Save that file and open up queue.h. We’re going to add all of the necessary header files that would have been included with config.h in here. Find the line that defines NDOUTILS_INCLUDE_QUEUE_H, and directly after it add the following include directives:

By now, the top of your queue.h file should look like this:

Perfect! Now we’re going to set up our main application. Last time I walked through the file as we were creating it, but this time it’s a tad more advanced so we’re going to look at it in its entirety and then step through the explanation. Create a file named test2.c, and fill it with the following content:

Here we’re just including our necessary header files:

This is a function that we use to “walk” through the key-value vector and perform some meaningful operation against each pair we find. *kv will be the key-value pair, and *arg is an additional argument you can pass to the kvvec_foreach function (

Now we’re going to start our application and define a few parameters to be used later. KEYVAL_SEP will be the separating character used to determine key from values. PAIR_SEP will be the separating character to keep key-value pairs separate from each other. OVERALLOC will be used to determine how much extra space is allocated when we create our vector. Then we go ahead and set up a basic char * buffer with our key-value data and set keyval_len equal to how many [key-values] we have there.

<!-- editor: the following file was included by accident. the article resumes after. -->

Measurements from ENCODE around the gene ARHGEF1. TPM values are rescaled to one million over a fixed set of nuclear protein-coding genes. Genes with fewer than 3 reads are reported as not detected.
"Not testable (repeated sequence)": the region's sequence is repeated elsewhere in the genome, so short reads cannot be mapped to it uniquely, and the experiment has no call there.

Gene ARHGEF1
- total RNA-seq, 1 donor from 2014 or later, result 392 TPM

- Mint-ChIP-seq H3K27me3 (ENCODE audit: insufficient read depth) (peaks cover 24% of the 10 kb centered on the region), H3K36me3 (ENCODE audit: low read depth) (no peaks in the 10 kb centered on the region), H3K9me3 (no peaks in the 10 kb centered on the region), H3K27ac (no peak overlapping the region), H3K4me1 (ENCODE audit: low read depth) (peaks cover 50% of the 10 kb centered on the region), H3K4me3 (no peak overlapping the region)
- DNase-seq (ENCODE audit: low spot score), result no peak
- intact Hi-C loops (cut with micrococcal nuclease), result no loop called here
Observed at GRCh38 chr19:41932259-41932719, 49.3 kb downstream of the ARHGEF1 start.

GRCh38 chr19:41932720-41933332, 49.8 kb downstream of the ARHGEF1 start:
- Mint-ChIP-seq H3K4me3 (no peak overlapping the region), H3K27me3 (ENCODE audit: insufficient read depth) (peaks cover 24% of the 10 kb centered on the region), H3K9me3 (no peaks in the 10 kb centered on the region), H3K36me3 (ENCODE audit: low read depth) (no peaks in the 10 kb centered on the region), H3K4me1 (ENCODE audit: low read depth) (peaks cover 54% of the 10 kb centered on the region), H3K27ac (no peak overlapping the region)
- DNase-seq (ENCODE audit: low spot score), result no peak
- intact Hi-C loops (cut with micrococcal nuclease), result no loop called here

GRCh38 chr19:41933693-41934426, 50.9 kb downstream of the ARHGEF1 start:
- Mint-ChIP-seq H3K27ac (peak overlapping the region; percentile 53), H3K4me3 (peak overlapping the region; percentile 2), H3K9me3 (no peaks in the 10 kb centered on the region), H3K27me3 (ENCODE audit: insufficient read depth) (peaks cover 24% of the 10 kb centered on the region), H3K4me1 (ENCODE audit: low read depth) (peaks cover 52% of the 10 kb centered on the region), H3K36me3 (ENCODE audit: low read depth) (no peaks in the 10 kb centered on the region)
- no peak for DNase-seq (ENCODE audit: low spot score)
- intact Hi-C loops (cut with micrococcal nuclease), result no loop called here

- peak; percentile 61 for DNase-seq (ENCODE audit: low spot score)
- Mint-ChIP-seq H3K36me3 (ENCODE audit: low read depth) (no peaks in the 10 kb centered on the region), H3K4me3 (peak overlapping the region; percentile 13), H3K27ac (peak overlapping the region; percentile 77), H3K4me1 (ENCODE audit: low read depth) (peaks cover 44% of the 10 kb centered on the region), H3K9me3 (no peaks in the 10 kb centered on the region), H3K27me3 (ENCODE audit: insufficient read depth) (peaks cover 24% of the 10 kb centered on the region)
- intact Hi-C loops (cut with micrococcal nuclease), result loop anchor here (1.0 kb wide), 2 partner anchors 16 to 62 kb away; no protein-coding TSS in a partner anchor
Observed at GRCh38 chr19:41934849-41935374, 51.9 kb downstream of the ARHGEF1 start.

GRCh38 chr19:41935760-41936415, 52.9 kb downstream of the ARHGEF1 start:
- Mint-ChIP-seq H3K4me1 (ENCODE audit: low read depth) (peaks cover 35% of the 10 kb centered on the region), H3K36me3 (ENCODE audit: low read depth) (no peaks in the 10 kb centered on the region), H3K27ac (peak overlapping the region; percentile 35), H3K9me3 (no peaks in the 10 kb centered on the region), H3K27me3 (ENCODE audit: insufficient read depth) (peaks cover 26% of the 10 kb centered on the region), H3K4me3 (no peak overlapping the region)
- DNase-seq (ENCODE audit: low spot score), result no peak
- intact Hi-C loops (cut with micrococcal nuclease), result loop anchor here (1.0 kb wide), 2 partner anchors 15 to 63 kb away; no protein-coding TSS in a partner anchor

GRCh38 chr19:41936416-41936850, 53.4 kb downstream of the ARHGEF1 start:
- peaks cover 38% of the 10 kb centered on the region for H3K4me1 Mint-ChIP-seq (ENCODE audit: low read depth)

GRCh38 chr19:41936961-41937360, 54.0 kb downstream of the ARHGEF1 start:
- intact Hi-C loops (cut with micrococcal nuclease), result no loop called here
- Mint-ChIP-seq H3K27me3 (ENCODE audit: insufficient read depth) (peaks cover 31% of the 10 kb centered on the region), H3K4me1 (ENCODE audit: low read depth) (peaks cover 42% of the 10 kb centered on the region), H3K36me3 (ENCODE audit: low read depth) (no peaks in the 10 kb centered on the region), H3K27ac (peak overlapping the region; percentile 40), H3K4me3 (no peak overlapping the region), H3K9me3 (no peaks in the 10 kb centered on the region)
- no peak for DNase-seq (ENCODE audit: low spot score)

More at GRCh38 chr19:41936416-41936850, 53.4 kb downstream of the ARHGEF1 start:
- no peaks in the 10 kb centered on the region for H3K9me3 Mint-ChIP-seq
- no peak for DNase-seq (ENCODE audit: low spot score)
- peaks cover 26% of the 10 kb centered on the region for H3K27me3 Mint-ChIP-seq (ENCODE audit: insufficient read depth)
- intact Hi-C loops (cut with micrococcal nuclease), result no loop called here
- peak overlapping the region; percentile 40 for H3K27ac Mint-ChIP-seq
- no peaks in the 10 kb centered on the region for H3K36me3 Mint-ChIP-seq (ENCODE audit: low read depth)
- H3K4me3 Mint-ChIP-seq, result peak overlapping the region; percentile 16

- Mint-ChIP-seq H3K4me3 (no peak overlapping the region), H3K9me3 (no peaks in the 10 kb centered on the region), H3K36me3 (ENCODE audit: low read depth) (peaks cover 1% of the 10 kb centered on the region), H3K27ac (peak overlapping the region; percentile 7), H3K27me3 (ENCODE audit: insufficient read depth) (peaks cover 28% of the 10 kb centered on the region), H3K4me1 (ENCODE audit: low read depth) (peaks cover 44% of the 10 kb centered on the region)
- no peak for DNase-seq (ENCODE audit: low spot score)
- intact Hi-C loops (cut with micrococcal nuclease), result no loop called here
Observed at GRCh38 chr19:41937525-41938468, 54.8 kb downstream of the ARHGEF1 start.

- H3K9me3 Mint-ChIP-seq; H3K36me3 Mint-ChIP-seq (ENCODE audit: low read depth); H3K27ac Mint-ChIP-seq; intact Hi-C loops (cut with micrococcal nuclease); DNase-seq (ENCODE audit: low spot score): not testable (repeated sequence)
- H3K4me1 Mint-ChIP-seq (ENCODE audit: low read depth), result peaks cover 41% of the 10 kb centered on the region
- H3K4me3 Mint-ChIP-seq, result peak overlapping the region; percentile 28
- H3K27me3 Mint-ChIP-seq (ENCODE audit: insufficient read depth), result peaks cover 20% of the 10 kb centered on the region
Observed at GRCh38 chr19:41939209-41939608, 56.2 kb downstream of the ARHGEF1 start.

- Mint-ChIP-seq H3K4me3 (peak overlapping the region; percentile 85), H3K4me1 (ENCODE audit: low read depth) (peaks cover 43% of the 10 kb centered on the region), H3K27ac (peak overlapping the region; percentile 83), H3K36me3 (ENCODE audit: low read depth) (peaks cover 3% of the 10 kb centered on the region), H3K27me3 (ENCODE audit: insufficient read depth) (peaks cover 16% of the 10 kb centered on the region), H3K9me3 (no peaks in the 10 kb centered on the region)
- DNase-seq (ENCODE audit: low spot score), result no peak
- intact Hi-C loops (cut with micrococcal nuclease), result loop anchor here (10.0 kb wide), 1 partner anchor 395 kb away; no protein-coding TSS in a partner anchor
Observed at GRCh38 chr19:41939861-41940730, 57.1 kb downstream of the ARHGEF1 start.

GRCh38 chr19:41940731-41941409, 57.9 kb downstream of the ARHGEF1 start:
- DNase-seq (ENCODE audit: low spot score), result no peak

Now we’re getting to the nitty gritty. It’s time to declare some vectors and a buffer. We’ll initialize one for use immediately, but save the others for later. We’re using kvvec and kvvec_buf structures to store vectors and buffers ( and initializing an empty kvvec with kvvec_create (

Let’s cycle through our *keyval array and inject our pairs into our freshly initialized kvvec using kvvec_addkv (

Remember the function we defined that was going to “walk” through the key-value vector and perform a meaningful operation against each key-value pair? We’re going to call it now, and as it walks through each key-value, it will print both elements.

Now we’re going to sort the vector using kvvec_sort (, which will sort the pairs alphabetically by key. Once we’ve done that, we’re going to call the walker function again which will print the key-value pairs in their new order.

The magic and beauty of libnagios’s kvvec function really shines through with the buffer/vector conversion functions. We’re going to use kvvec2buf ( to convert our vector into a single buffer using the parameters we set up when we began our application.

Now, we finally get to the borrowed NDOUtils code. This next block is responsible for initializing a message queue utilizing ndo2db_queue_init ( It takes only one argument: an integer ID to be used as identification for the message queue. We’re passing our process id.

Next we’re creating a struct ndo2db_queue_msg ( variable and copying our key-value buffer.

Finally, we’ll send our message to the queue using ndo2db_queue_send ( This function takes two arguments: an ndo2db_queue_msg and a size_t the size of the message to send.

Our example here is very basic. Ideally, it is at this point in the application that something would happen to this buffer. It would be picked up by some child process or thread or a different process entirely and processed there. In order to maintain some brevity, we’ll simply be pulling it right back out of the queue! In order to do that, we’re using pop_from_queue ( This simply returns a char pointer containing your message text (which happens to be the buffer text). Once we’ve done that, we’re going to use buf2kvvec ( to convert our message passed buffer back into a key-value vector.

After that conversion takes place, we’ll issue a call to the walker function yet again just so we can make sure that our keys and values are right where we expect them to be.